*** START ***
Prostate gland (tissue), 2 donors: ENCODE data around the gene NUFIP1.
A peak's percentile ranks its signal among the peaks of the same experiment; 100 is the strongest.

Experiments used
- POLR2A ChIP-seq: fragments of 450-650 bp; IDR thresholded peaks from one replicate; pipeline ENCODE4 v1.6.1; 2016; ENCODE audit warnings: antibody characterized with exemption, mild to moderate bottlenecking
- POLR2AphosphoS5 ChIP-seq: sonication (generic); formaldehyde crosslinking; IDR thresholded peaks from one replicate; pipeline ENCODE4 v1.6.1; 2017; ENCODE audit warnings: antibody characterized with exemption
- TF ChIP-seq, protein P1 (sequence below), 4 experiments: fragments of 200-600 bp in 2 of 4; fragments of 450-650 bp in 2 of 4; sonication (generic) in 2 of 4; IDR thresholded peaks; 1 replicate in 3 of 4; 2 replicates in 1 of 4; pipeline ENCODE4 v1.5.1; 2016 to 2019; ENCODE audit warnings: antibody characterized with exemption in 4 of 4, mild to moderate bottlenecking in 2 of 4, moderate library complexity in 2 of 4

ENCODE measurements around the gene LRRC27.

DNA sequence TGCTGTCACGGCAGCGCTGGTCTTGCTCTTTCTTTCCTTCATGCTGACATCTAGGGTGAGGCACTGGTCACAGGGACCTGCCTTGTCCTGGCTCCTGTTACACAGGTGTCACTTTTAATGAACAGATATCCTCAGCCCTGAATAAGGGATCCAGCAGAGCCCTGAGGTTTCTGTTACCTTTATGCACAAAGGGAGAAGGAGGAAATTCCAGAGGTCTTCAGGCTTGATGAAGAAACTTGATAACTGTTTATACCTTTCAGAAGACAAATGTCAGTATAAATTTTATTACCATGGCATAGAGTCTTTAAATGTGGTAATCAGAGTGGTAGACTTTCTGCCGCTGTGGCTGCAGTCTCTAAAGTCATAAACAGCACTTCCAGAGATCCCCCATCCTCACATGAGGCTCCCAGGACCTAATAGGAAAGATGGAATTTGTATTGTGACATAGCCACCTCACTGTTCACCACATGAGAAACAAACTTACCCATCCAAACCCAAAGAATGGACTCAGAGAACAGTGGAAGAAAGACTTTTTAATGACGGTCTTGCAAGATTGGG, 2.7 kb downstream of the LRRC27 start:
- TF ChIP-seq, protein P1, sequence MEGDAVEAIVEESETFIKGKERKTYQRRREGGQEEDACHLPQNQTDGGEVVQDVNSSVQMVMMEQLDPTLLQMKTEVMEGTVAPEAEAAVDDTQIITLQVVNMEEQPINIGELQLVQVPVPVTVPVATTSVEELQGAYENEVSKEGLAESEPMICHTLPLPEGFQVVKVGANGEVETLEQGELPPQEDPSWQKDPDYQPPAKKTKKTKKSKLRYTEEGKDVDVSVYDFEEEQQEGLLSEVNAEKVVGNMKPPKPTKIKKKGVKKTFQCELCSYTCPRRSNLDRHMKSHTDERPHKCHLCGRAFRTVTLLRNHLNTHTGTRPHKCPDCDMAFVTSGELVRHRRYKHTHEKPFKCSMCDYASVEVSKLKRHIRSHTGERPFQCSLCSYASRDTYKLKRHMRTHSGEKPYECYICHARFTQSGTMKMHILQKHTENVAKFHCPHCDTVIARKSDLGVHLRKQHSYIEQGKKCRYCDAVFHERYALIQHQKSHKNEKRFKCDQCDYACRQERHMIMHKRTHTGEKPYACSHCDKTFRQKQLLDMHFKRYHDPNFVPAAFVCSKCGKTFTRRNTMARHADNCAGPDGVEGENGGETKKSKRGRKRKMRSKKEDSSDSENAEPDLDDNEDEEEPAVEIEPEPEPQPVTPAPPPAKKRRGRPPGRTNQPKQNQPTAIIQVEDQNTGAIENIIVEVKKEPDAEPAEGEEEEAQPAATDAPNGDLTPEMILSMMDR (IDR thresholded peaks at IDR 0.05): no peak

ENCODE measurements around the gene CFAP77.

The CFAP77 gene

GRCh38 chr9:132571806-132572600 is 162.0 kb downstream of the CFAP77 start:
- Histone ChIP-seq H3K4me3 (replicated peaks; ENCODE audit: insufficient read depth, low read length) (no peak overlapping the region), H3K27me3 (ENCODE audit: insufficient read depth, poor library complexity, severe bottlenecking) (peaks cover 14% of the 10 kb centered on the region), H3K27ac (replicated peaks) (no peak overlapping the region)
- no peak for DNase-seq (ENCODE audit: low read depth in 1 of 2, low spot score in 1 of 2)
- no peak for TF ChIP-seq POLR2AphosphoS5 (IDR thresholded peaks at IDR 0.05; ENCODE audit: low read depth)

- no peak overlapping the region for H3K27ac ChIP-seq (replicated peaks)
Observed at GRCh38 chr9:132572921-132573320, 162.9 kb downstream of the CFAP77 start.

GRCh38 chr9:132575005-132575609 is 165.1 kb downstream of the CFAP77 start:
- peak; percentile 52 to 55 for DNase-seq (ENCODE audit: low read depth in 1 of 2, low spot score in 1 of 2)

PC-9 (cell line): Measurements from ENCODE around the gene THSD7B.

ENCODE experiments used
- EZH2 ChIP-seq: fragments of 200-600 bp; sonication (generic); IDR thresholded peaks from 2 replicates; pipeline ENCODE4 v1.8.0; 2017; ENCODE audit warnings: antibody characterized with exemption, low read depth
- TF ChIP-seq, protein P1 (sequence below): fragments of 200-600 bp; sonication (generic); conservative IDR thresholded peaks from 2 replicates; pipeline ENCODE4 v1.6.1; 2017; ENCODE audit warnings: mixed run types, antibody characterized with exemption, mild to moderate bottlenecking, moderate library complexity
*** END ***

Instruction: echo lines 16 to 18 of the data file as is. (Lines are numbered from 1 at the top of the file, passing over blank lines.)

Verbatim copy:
- no peak overlapping the region for H3K27ac ChIP-seq (replicated peaks)
Observed at GRCh38 chr9:132572921-132573320, 162.9 kb downstream of the CFAP77 start.

GRCh38 chr9:132575005-132575609 is 165.1 kb downstream of the CFAP77 start: